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What is Digital Banking? Is Digital Banking Safe?

Customers are increasingly turning to digital banking for their banking needs. In fact, in 2021, more than half of U.S. people (56%) claim they use mobile banking at least once a week. In this article we tell you what is digital baking and is it safe or not!

This article is provided for informational purposes only and is not intended to provide legal, financial, or tax advice. Please contact a professional for particular advice that applies to your company.

What is Digital Banking?

Digital banking refers to the use of online or mobile tools to perform financial functions previously exclusively available at physical bank offices, such as making deposits, managing account modifications, and transferring payments. Digital banking (sometimes known as “branchless banking”) can be done at wholly online digital banks with no physical branches, or at traditional banks with mobile and online versions of their services. Because mobile apps and desktop sites are available 24 hours a day, 7 days a week, clients can access their accounts and services outside of regular banking hours.

Many consumers are migrating to all-digital banks because they don’t need to use physical bank branches to accomplish their core banking activities, and most of them don’t want to be in public, especially banks, during COVID-19 pandemic. The bulk of tasks that used to necessitate the assistance of a bank teller, such as cash transfers and check deposits, can now be completed using a desktop website or smartphone.

Things You Can Do with Digital Banking

  • Check account balances
  • Manage/make bill payments
  • Access and manage loans
  • Transfer funds
  • Apply for credit cards or lines of credit
  • Set and receive balance, transaction, and fraud-detection alerts
  • Deposit checks
  • Deposit cash (using digital banks’ cash deposit partners)
  • Withdraw funds (using in-network ATMs)

What is Digital Banking?

Is Digital Banking Safe?

Consumers are increasingly using digital banking for everything from depositing checks to checking account balances. According to a poll from 2021, 57% of Americans believe that online banking is a secure way to manage their funds. Individuals aged 35 to 44 had the highest level of confidence, according to the same study.

If you’re thinking about switching to a digital bank for the first time, here are a few tips to help you pick one with security features you’ll be happy with.

What Makes Digital Banking Safe?

Federal Deposit Insurance Corporation (FDIC) Insurance

You can use the FDIC‘s BankFind service to see if your bank is insured. Check if your bank is on the list by entering the name of the bank and a few additional information. In the case of a bank failure, the FDIC will insure the bank up to $250,000 per depositor, bank, and ownership category.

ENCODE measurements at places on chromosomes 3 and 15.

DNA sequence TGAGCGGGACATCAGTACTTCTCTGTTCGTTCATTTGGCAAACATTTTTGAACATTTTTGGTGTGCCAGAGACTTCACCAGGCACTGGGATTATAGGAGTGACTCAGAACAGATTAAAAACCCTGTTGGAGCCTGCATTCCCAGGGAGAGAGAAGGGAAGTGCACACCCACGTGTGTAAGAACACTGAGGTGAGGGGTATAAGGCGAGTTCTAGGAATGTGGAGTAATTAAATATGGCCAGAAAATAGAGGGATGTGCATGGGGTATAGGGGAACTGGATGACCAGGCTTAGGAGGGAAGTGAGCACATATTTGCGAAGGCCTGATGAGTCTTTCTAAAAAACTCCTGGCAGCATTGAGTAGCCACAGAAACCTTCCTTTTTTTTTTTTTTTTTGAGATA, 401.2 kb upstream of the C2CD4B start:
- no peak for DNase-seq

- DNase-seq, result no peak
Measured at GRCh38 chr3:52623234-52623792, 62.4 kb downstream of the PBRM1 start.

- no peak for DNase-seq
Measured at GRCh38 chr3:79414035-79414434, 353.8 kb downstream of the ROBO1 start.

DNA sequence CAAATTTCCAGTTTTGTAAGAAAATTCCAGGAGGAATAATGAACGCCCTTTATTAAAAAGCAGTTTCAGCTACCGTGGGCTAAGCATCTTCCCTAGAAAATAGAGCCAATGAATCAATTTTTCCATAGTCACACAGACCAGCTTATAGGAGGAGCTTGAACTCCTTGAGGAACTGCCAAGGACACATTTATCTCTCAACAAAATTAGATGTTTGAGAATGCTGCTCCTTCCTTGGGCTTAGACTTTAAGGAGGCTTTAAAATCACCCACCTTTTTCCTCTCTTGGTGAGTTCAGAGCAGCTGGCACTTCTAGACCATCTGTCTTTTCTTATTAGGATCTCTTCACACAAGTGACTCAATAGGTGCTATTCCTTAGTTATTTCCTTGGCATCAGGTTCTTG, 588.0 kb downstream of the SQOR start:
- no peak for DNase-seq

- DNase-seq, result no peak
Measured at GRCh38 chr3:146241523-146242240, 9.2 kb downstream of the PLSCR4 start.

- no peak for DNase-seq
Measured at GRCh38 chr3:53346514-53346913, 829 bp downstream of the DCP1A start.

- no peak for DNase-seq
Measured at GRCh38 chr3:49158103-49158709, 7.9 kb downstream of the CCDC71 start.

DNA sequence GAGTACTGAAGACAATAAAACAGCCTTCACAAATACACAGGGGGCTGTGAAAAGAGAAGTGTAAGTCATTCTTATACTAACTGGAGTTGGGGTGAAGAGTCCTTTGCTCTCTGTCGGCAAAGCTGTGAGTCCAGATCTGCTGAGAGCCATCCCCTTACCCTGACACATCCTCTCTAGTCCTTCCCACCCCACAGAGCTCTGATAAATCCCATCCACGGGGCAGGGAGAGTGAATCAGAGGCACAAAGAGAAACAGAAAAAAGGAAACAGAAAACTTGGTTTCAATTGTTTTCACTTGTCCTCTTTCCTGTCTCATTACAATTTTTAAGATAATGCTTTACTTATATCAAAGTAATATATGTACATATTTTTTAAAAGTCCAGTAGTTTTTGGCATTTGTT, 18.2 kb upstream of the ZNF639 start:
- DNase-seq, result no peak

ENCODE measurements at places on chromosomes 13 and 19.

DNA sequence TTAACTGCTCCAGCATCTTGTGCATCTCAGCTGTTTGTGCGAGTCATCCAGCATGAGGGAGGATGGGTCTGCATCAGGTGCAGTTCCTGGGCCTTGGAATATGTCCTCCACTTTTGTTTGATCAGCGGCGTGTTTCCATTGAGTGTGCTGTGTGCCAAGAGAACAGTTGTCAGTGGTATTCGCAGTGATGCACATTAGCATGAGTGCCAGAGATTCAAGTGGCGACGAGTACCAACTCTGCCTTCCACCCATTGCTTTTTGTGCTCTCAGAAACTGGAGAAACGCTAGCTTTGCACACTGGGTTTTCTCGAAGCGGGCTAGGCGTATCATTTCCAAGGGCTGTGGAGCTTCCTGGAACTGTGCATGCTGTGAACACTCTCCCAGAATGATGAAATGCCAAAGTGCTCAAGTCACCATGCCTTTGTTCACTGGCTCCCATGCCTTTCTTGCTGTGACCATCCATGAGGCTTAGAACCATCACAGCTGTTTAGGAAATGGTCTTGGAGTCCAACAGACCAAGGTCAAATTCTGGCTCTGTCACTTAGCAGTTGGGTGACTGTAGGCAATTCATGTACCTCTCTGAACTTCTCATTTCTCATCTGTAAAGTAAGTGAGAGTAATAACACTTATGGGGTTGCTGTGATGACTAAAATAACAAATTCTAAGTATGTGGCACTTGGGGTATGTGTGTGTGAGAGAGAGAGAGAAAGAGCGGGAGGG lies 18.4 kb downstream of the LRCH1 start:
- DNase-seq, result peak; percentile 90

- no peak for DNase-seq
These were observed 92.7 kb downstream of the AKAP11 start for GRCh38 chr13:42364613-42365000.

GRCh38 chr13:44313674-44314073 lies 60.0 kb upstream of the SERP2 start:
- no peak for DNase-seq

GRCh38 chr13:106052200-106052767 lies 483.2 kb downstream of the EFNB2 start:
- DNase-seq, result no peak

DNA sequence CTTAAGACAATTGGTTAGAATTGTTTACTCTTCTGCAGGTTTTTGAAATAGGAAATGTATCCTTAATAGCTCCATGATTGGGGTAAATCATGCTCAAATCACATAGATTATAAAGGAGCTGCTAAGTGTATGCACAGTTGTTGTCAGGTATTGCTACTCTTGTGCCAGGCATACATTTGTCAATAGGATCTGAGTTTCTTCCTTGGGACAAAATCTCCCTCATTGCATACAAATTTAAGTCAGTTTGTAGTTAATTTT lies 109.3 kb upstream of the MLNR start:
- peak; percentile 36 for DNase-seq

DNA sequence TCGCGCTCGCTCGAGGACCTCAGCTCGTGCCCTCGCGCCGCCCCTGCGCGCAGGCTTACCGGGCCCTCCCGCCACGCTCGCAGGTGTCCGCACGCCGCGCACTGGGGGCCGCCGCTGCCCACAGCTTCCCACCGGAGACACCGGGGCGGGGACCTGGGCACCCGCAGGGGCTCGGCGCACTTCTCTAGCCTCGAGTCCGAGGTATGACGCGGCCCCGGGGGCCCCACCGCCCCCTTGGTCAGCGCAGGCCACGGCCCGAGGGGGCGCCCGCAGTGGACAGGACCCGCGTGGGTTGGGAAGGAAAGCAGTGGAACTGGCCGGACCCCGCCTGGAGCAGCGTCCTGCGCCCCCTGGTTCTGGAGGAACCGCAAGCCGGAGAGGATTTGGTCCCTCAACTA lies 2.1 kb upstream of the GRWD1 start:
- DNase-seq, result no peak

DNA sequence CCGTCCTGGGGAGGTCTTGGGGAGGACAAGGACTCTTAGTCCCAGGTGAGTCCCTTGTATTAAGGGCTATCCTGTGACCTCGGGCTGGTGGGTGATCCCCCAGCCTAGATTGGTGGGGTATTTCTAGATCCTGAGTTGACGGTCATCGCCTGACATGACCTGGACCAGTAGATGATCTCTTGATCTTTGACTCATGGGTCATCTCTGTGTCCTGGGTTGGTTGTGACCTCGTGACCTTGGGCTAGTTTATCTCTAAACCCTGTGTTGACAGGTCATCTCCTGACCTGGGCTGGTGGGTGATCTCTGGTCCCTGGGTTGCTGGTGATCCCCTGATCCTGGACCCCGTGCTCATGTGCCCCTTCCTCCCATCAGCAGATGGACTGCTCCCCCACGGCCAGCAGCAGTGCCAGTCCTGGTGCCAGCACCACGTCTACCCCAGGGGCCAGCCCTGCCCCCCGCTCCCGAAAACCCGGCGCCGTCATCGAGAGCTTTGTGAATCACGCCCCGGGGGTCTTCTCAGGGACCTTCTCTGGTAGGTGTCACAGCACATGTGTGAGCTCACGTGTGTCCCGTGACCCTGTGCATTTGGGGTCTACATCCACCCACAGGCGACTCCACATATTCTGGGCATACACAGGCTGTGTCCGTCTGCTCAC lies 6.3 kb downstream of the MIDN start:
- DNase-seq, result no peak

Two-factor Authentication

Adding extra authentication stages to your account offers another layer of security. After you’ve logged in using your username and password, you’ll need to use secondary authentication. A PIN, an email or text message with a series of numbers to input, or an answer to a security question you filled out when you first opened your account are all examples of multi-factor authentication.

Real-time Alerts

Banking apps can alert you to unusual purchases or spending patterns. While this isn’t exclusive to digital banks, it is a benefit that many digital banking consumers like. If your account has been compromised, being warned of unusual activity can help you respond more quickly.

Some Digital Safety Tips

There are a number of things you can do to check that your digital or online bank is legitimate, as well as proactive activities you may take to keep your information secure.

Use Cellular Networks or Secure Internet

It’s hazardous to use public Wi-Fi. Even though many financial websites and applications encrypt your data before transferring it, accessing an insecure wireless network can expose your data. Avoid sending critical information through insecure or unencrypted emails when monitoring your accounts.

Change Your Passwords Frequently

According to a survey, 83 percent of online banking clients reuse passwords across numerous accounts. Changing your online banking passwords every few months is an excellent strategy to reduce the danger of hackers gaining access to your account. Longer passwords containing a combination of uppercase, lowercase, and unusual characters can improve the security of a password.

Use Virus Protection

You might potentially add another layer of security to your financial accounts by downloading trusted antivirus software or using a virtual private network (VPN).

Be Cautious About Phishing Emails

A hacker may send you a bogus email or message that appears to be from your bank, which is known as phishing emails or scams. Check that the email address is from your bank, or better yet, go to your banking page directly. Over email, banks will not request passwords, Social Security numbers, or complete credit card details.

Final Thoughts

With new products and services being introduced on a regular basis, digital banking’s ease and security are here to stay and can meet the needs of an increasing number of consumers and businesses.